Mr. Link said a bolt in a roof support beam at the facility failed and caused the beam to deflect and separate, putting greater stress on all the supports in the roof structure. Mr. Link said they immediately authorized the temporary shoring of the roof structure to prevent any potential collapse. Mr. Link said the emergency funds would be used to repair the damage to the roof and to replace the roofing material with lighter materials that will create less stress on the supports.


Senator Buford asked if the roof damage is covered by insurance.  Mr. Link said the Department of Military Affairs indicated it is fully insured for the total cost. He said upon completion of the project, the Department of Military Affairs will seek reimbursement from the Department of Insurance, and those funds will be reimbursed back to the Emergency Fund.


Representative Damron asked how old the roof was. Mr. Link said he did not know, but he would find the answer and let him know.


In response to another question from Senator Leeper, Mr. Link said the roof is not under warranty, so there would be no contractor liability. However, he assured the Committee that he would check all avenues for any reimbursement. Senator Leeper said no further action was required for this project.


Mr. Hintze next reported an unbudgeted project for the Department for Employment Services (DES) known as the Benefit Audit Reporting Tracking System (BARTS II). Mr. Hintze said this project is part of a three-phase upgrade project to the Department’s unemployment insurance system. This enhancement will enable BARTS to communicate with other existing systems, and will enhance the Department’s ability to detect and deter benefit overpayments and fraud. Mr. Hintze said the project scope is $563,000 and will be 100% federally funded. He noted that the project had been included as a current year line-item project in the Governor’s recommended 2004-06 Executive Budget.


Senator Buford made a motion to approve the unbudgeted project for the Education Cabinet, Department for Employment Services. The motion was seconded by Representative Damron and passed by unanimous roll call vote.


Mr. Hintze next reported that the PACE (Purchase of Agricultural Conservation Easements) Board recently made four agricultural conservation easement acquisitions at a cost of $2.4 million. Funding for these acquisitions came from the $10 million in bond funds made available to PACE from the Rural Development Bond Fund included in the 2000-02 Executive Budget. The acquisitions include: Onan Farm in Shelby County, 691.269 acres at     $850 per acre, and a total cost of $587,579; Read Farm in Larue County, 701.980 acres at        $700 per acre, and a total cost of $490,686; Crain Farm in Hardin County, 272.250 acres at $1,500 per acre, and a total cost $408,376; and the Case Farm in Shelby County, 772.170 acres at $1,200 per acre, and a total cost of $926,604.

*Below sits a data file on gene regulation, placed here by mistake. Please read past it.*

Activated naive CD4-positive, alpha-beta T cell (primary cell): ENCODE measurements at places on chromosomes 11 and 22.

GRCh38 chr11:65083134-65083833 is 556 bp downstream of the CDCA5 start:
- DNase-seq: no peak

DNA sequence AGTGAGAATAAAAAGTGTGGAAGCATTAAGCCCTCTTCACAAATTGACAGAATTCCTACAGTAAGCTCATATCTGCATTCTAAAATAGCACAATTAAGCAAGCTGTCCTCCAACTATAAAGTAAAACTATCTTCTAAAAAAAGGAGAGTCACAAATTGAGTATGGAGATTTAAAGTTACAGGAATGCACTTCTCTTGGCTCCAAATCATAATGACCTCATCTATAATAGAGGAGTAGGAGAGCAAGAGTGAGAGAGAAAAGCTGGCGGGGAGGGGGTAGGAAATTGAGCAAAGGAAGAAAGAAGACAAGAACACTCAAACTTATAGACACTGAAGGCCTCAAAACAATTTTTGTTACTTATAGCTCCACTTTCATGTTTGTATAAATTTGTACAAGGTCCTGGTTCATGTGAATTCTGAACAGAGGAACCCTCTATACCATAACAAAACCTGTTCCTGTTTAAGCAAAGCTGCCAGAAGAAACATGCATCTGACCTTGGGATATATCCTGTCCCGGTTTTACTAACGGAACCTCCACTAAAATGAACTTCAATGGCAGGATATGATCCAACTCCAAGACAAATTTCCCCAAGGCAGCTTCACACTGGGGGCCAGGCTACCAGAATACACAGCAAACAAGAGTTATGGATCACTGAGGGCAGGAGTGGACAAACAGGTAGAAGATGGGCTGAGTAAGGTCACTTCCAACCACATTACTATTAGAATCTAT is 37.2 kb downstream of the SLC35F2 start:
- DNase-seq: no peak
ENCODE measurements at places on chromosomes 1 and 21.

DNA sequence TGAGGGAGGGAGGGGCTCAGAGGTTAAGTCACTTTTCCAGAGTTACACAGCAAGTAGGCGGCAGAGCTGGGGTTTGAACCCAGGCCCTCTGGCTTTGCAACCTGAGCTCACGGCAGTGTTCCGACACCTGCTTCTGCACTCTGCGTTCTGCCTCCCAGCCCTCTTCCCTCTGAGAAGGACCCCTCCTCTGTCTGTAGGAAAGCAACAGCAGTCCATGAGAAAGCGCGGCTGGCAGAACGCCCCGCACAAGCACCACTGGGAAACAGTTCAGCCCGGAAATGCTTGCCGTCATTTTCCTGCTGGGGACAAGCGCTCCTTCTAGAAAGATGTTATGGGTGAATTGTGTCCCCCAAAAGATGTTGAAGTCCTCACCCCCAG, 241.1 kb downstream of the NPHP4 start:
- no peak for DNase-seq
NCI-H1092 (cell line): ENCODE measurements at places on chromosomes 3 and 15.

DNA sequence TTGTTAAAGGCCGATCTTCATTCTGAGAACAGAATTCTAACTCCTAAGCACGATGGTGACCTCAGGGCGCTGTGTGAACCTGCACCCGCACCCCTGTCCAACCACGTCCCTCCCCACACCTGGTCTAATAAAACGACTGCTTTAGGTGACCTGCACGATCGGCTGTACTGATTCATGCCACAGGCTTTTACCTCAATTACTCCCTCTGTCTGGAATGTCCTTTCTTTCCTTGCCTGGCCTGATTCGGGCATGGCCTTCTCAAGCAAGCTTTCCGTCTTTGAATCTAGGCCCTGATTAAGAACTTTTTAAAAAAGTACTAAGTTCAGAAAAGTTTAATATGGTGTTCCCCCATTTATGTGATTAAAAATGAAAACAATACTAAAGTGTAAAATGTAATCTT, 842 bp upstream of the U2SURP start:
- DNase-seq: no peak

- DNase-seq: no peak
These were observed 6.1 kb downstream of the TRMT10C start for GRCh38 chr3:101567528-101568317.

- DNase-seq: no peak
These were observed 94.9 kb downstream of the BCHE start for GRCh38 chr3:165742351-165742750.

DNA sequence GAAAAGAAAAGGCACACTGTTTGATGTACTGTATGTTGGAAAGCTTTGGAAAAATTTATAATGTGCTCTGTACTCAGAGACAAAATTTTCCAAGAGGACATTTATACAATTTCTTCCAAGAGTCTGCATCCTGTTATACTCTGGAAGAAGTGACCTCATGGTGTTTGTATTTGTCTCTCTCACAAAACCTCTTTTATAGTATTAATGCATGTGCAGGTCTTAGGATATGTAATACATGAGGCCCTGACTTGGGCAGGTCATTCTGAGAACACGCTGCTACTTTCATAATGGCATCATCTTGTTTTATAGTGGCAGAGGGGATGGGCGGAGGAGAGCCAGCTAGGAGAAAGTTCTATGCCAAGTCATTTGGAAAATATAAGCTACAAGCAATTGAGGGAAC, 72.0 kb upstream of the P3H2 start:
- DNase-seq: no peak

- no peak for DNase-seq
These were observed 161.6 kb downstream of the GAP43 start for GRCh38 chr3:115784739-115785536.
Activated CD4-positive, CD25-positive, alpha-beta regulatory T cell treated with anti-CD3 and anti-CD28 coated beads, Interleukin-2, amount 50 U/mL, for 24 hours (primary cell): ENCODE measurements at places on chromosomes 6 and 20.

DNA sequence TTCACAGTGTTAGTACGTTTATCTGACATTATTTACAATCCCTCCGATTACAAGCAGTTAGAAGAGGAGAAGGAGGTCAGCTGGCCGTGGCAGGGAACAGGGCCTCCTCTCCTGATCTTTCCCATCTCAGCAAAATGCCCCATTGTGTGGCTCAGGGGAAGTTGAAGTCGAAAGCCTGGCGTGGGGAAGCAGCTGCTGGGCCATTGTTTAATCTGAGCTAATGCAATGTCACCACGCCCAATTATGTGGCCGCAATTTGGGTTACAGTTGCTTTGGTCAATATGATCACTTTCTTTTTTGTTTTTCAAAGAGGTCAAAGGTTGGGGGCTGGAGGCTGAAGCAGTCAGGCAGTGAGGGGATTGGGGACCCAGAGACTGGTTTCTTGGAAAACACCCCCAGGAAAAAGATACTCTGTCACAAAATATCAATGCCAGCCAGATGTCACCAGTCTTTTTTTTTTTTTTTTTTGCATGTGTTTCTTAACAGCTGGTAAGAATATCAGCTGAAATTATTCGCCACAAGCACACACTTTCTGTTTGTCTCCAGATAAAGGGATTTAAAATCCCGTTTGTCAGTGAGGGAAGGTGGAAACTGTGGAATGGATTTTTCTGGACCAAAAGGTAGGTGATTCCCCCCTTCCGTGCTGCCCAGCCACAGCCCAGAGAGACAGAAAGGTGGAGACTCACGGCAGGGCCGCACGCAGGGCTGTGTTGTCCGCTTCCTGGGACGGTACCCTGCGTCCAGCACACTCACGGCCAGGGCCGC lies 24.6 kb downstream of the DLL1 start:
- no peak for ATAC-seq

In response to questions from Representative Marcotte, Mr. Hintze said there is very little money left in the PACE account for purchase of agricultural conservation easements. He said $400,000 was proposed in the Executive Budget, and there is not much money left, absent some additional appropriations. He said there is a backlog of pending applications for the PACE program.


Representative Wayne asked if money for the PACE program will be available in the future for land acquisitions. Mr. Hintze said for the next two years, the PACE program will receive a very minimal level of support. Senator Leeper said this project required no further action.


Lastly, Mr. Link reported an Energy Savings Performance Contract (ESPC) for KCTCS. The Finance Cabinet has signed an ESPC with Energy Systems Group, LLC of Indianapolis on behalf of KCTCS to install energy conservation measures at 17 facilities at campuses in Madisonville (Madisonville Community College and Madisonville Technical College) and in Jefferson County (Jefferson Community College downtown, Jefferson Community College southwest, and Jefferson Technical College).


Mr. Link said the project scope is $2,656,933. To finance the project, KCTCS entered a master lease with option to purchase agreement with Citibank for $3,032,544 ($2,256,933 principal; $775,611 interest), at 4.3% interest for a term of 13 years. In addition, KCTCS used its operating fund for the project. The project includes lighting upgrades, electrical and mechanical equipment, pumps, and air handlers, replacement of two chillers and a boiler, and water conservation measures.


Senator Buford asked if the company will do an audit to verify the energy savings for this project. Mr. Link said the company is required to perform an annual audit to verify the energy savings through the utility bills. Senator Buford suggested it might be better to have a different company perform the audit to assure no conflict with the same company holding the contract and performing the audit. Mr. Link said the KCTCS staff and the Finance Cabinet also have the ability to audit any of the records for verification.


Representative Wayne asked if the project was competitively bid. Mr. Link said the procurement code was followed, and the prevailing wage is required for the work done by the company.


Senator Leeper asked if the Finance Cabinet had certified that the energy measures will have a useful life of 13 years (the financing period). Mr. Link reported in the affirmative and said any equipment replaced would have to exceed the payback period of the contract.